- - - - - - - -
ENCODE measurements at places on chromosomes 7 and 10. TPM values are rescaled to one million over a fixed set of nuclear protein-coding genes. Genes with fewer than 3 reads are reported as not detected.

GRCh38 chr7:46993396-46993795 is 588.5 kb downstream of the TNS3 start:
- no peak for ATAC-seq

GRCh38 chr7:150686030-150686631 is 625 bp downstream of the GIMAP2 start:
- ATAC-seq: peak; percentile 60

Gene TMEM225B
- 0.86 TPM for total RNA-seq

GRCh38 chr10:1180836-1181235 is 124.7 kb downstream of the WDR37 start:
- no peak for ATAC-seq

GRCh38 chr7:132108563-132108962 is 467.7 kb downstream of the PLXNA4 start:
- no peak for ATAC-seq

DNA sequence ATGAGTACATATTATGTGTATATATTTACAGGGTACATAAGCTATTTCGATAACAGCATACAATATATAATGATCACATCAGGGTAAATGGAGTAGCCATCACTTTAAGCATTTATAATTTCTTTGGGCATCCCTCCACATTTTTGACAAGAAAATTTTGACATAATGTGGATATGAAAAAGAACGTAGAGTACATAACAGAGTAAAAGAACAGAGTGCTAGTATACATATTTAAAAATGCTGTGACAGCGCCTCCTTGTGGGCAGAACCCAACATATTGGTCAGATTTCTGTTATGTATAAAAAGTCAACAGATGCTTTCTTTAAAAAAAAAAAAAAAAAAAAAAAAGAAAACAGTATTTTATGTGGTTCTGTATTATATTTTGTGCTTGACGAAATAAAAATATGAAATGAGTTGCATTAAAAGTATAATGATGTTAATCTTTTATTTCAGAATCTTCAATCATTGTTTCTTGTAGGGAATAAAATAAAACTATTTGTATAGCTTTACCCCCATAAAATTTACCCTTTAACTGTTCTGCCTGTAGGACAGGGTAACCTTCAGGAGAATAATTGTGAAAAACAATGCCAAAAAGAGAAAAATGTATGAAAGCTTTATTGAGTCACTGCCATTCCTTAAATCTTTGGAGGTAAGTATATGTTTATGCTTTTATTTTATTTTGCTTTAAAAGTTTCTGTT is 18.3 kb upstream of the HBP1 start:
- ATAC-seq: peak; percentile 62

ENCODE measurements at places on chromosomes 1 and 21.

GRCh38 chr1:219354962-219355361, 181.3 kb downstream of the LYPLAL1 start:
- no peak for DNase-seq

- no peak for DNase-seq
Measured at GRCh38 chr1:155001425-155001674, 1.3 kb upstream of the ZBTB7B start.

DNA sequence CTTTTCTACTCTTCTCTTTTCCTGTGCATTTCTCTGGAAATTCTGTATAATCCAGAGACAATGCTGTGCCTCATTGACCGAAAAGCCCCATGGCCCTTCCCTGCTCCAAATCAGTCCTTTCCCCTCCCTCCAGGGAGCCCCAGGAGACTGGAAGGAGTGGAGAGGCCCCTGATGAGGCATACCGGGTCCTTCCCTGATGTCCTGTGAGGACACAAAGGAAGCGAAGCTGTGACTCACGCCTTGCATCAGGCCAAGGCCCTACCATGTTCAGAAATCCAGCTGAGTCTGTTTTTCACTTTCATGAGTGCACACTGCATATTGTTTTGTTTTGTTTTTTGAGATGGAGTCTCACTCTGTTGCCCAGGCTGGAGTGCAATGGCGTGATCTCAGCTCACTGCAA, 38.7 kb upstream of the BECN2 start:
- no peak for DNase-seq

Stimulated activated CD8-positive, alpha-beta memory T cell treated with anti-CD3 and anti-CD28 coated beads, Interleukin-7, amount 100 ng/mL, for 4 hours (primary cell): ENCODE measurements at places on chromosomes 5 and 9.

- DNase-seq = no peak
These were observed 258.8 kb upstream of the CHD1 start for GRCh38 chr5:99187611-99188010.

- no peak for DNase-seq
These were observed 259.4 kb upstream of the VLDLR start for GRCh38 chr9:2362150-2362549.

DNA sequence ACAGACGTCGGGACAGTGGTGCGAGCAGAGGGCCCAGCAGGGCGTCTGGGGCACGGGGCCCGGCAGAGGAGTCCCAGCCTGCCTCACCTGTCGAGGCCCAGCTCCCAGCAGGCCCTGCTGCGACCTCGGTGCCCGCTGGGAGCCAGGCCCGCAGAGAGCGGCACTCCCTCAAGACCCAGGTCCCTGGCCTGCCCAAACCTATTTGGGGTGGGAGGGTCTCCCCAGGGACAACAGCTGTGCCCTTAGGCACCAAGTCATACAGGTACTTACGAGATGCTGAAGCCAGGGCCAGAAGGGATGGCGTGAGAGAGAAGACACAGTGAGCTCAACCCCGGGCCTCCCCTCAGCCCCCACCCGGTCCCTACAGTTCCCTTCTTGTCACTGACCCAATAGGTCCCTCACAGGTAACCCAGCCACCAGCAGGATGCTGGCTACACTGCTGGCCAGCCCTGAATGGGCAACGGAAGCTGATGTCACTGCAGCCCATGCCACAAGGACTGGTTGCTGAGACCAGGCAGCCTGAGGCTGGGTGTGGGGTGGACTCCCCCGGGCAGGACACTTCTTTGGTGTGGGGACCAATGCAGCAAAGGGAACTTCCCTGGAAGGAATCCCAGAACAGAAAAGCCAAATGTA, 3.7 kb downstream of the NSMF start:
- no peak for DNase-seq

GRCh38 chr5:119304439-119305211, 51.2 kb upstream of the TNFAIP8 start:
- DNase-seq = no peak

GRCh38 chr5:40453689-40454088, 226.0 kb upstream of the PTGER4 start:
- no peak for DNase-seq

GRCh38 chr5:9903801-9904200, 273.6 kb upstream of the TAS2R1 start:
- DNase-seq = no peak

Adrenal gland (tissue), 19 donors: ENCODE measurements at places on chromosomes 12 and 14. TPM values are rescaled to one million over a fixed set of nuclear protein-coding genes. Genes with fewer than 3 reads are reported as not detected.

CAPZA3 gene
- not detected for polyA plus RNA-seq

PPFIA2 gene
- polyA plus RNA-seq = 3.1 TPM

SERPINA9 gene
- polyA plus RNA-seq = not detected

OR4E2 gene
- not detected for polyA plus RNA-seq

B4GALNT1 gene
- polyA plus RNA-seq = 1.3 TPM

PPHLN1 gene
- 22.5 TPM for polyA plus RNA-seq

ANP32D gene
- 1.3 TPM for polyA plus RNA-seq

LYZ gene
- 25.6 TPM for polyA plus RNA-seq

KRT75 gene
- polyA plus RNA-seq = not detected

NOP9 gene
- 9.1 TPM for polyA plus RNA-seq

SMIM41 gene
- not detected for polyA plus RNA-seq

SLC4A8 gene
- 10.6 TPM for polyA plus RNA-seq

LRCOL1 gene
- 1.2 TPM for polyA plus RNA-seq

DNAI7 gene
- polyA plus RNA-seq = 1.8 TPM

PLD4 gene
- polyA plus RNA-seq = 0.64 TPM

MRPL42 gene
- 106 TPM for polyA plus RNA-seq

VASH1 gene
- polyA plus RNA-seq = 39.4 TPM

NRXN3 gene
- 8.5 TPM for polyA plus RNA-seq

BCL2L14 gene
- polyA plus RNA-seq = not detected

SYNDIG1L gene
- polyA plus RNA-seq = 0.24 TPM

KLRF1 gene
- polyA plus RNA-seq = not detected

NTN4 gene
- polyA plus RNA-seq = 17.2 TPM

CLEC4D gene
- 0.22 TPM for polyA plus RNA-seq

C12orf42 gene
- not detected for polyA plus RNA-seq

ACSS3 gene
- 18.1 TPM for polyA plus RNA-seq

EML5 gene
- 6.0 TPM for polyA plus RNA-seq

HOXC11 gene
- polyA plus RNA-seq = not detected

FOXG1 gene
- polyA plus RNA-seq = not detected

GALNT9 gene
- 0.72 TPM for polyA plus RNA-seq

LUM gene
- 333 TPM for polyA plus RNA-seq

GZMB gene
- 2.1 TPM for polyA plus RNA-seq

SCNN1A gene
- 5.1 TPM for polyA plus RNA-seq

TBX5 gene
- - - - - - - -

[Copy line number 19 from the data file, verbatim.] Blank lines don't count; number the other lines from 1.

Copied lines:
DNA sequence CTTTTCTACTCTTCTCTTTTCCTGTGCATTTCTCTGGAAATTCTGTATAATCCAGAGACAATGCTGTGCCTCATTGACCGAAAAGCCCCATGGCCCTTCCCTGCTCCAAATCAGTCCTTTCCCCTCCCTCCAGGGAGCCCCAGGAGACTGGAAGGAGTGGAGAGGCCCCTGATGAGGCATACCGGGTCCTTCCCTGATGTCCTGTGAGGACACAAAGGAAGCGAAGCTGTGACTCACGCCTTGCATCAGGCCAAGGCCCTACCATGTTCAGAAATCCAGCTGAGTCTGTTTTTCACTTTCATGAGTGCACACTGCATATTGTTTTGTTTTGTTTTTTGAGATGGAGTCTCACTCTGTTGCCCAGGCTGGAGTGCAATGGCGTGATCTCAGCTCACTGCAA, 38.7 kb upstream of the BECN2 start: